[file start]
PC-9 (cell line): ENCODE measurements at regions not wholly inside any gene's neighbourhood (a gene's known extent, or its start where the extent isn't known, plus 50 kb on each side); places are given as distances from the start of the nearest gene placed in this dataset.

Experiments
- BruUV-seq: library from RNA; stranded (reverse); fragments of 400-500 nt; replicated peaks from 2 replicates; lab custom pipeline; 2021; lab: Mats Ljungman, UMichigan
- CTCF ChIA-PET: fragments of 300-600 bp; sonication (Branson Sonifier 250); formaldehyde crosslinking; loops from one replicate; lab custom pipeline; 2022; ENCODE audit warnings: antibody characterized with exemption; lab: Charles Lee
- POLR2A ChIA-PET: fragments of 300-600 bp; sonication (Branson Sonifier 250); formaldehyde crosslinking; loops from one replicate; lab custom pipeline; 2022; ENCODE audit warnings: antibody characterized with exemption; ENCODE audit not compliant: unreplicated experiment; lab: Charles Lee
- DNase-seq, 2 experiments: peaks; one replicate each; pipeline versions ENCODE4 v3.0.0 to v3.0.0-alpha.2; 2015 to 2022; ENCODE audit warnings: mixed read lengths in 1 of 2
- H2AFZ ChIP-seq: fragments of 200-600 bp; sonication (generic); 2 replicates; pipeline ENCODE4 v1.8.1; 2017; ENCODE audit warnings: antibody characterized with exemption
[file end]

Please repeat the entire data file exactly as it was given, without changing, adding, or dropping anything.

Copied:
PC-9 (cell line): ENCODE measurements at regions not wholly inside any gene's neighbourhood (a gene's known extent, or its start where the extent isn't known, plus 50 kb on each side); places are given as distances from the start of the nearest gene placed in this dataset.

Experiments
- BruUV-seq: library from RNA; stranded (reverse); fragments of 400-500 nt; replicated peaks from 2 replicates; lab custom pipeline; 2021; lab: Mats Ljungman, UMichigan
- CTCF ChIA-PET: fragments of 300-600 bp; sonication (Branson Sonifier 250); formaldehyde crosslinking; loops from one replicate; lab custom pipeline; 2022; ENCODE audit warnings: antibody characterized with exemption; lab: Charles Lee
- POLR2A ChIA-PET: fragments of 300-600 bp; sonication (Branson Sonifier 250); formaldehyde crosslinking; loops from one replicate; lab custom pipeline; 2022; ENCODE audit warnings: antibody characterized with exemption; ENCODE audit not compliant: unreplicated experiment; lab: Charles Lee
- DNase-seq, 2 experiments: peaks; one replicate each; pipeline versions ENCODE4 v3.0.0 to v3.0.0-alpha.2; 2015 to 2022; ENCODE audit warnings: mixed read lengths in 1 of 2
- H2AFZ ChIP-seq: fragments of 200-600 bp; sonication (generic); 2 replicates; pipeline ENCODE4 v1.8.1; 2017; ENCODE audit warnings: antibody characterized with exemption